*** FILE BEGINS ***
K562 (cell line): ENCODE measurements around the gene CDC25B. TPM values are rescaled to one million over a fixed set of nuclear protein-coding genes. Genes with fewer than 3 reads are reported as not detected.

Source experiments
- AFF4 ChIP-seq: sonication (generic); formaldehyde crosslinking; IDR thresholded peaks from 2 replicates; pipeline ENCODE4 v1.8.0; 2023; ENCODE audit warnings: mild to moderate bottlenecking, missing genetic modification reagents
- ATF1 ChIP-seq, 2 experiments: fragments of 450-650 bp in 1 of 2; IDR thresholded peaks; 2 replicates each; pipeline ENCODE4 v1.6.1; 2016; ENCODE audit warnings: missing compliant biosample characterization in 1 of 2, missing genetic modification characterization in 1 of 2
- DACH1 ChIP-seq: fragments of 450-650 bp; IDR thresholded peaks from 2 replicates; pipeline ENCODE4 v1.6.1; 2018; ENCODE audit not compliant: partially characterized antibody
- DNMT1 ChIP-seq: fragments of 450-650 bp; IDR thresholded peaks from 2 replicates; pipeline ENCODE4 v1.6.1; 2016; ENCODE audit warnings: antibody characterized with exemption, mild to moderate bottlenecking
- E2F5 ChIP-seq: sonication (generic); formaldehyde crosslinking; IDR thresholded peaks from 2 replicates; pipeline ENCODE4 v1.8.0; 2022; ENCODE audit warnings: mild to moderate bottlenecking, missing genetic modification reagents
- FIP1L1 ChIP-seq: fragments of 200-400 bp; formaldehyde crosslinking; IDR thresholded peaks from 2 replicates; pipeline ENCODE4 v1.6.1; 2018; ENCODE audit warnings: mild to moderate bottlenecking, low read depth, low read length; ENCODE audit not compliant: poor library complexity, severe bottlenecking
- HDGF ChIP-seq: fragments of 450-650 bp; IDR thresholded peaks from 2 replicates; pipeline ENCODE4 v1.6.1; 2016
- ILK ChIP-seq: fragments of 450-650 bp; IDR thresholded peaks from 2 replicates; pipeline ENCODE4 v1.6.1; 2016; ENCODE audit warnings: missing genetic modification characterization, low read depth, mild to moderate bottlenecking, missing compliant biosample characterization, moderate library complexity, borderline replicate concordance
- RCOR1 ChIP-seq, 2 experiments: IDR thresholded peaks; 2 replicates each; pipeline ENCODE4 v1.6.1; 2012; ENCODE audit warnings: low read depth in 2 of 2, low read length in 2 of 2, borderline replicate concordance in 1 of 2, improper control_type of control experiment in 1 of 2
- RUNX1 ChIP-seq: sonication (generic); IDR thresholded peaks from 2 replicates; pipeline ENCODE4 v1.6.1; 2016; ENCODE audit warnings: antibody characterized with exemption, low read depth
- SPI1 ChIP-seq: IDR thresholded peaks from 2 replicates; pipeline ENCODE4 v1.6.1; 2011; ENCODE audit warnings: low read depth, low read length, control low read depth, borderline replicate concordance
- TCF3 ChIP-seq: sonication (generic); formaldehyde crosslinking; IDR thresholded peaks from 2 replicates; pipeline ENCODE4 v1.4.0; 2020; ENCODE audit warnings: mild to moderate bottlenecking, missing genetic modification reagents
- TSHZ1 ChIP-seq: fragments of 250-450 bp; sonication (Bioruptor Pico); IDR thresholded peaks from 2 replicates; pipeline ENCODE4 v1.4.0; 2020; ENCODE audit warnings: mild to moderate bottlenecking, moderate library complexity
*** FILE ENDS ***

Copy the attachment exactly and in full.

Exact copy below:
K562 (cell line): ENCODE measurements around the gene CDC25B. TPM values are rescaled to one million over a fixed set of nuclear protein-coding genes. Genes with fewer than 3 reads are reported as not detected.

Source experiments
- AFF4 ChIP-seq: sonication (generic); formaldehyde crosslinking; IDR thresholded peaks from 2 replicates; pipeline ENCODE4 v1.8.0; 2023; ENCODE audit warnings: mild to moderate bottlenecking, missing genetic modification reagents
- ATF1 ChIP-seq, 2 experiments: fragments of 450-650 bp in 1 of 2; IDR thresholded peaks; 2 replicates each; pipeline ENCODE4 v1.6.1; 2016; ENCODE audit warnings: missing compliant biosample characterization in 1 of 2, missing genetic modification characterization in 1 of 2
- DACH1 ChIP-seq: fragments of 450-650 bp; IDR thresholded peaks from 2 replicates; pipeline ENCODE4 v1.6.1; 2018; ENCODE audit not compliant: partially characterized antibody
- DNMT1 ChIP-seq: fragments of 450-650 bp; IDR thresholded peaks from 2 replicates; pipeline ENCODE4 v1.6.1; 2016; ENCODE audit warnings: antibody characterized with exemption, mild to moderate bottlenecking
- E2F5 ChIP-seq: sonication (generic); formaldehyde crosslinking; IDR thresholded peaks from 2 replicates; pipeline ENCODE4 v1.8.0; 2022; ENCODE audit warnings: mild to moderate bottlenecking, missing genetic modification reagents
- FIP1L1 ChIP-seq: fragments of 200-400 bp; formaldehyde crosslinking; IDR thresholded peaks from 2 replicates; pipeline ENCODE4 v1.6.1; 2018; ENCODE audit warnings: mild to moderate bottlenecking, low read depth, low read length; ENCODE audit not compliant: poor library complexity, severe bottlenecking
- HDGF ChIP-seq: fragments of 450-650 bp; IDR thresholded peaks from 2 replicates; pipeline ENCODE4 v1.6.1; 2016
- ILK ChIP-seq: fragments of 450-650 bp; IDR thresholded peaks from 2 replicates; pipeline ENCODE4 v1.6.1; 2016; ENCODE audit warnings: missing genetic modification characterization, low read depth, mild to moderate bottlenecking, missing compliant biosample characterization, moderate library complexity, borderline replicate concordance
- RCOR1 ChIP-seq, 2 experiments: IDR thresholded peaks; 2 replicates each; pipeline ENCODE4 v1.6.1; 2012; ENCODE audit warnings: low read depth in 2 of 2, low read length in 2 of 2, borderline replicate concordance in 1 of 2, improper control_type of control experiment in 1 of 2
- RUNX1 ChIP-seq: sonication (generic); IDR thresholded peaks from 2 replicates; pipeline ENCODE4 v1.6.1; 2016; ENCODE audit warnings: antibody characterized with exemption, low read depth
- SPI1 ChIP-seq: IDR thresholded peaks from 2 replicates; pipeline ENCODE4 v1.6.1; 2011; ENCODE audit warnings: low read depth, low read length, control low read depth, borderline replicate concordance
- TCF3 ChIP-seq: sonication (generic); formaldehyde crosslinking; IDR thresholded peaks from 2 replicates; pipeline ENCODE4 v1.4.0; 2020; ENCODE audit warnings: mild to moderate bottlenecking, missing genetic modification reagents
- TSHZ1 ChIP-seq: fragments of 250-450 bp; sonication (Bioruptor Pico); IDR thresholded peaks from 2 replicates; pipeline ENCODE4 v1.4.0; 2020; ENCODE audit warnings: mild to moderate bottlenecking, moderate library complexity